Melvin Capital’s filings show that the biggest investors in their fund includes the pension fund for New York government workers, retirement savings for bureaucrats, teachers, and janitors. If wallstreetbets manages to bankrupt the hedgies in this squeeze, a few finance professionals might lose their jobs, but the people that will be hardest hit are the workers who will lose their entire retirement. The Wallstreetbets gamblers are aware of this, a popular post recently put out a message inviting workers who stand to lose their retirement to come forward for assistance, but a one-time cash transfer is negligible next to a lost retirement.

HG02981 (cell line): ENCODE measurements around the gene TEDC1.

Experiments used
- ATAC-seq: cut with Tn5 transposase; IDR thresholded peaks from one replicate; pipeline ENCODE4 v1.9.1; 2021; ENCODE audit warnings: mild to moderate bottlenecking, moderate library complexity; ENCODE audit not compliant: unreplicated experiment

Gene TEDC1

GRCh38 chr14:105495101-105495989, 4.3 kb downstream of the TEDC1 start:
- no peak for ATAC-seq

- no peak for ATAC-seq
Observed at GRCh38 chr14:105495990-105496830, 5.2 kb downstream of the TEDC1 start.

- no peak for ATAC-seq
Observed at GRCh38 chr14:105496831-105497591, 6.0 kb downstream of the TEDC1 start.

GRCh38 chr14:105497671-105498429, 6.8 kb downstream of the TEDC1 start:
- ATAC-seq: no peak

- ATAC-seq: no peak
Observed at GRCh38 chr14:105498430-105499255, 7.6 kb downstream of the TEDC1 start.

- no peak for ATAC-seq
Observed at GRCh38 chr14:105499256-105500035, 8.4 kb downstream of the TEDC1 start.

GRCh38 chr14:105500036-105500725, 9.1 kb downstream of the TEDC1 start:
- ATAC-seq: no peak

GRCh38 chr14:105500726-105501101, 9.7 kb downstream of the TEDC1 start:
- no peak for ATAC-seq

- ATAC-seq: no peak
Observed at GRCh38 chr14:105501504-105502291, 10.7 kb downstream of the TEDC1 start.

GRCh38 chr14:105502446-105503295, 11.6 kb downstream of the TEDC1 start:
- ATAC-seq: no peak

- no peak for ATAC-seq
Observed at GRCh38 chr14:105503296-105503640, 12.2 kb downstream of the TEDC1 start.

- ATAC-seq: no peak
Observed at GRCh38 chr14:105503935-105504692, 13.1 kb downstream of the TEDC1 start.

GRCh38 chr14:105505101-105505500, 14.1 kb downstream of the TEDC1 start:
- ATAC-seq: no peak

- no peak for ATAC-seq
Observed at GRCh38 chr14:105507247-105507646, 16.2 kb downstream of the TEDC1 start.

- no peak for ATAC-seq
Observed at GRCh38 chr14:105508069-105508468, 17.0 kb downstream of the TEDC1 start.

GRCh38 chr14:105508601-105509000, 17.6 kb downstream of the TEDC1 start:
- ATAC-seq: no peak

Moreover, a lot of the money from this squeeze is not even being held by wallstreetbets and retail traders. BlackRock, an asset management company with over 8 trillion in assets is one of the biggest beneficiaries with the latest disclosure showing a 13.2% stake in GME. Ryan Cohen, a billionaire, and founder of ecommerce company Chewy, holds a 12.9% stake and his buy in to GameStop is one of the motivating factors behind this squeeze.

We can consider this squeeze a rupture of brewing frustrations, but it is not the massive redistribution of wealth towards working people that is being suggested. The biggest winners in this story, as is often the case, are hedgies. Reckoning with this reality is a necessary step towards addressing the legitimate grievances so many have.

Reframe 2022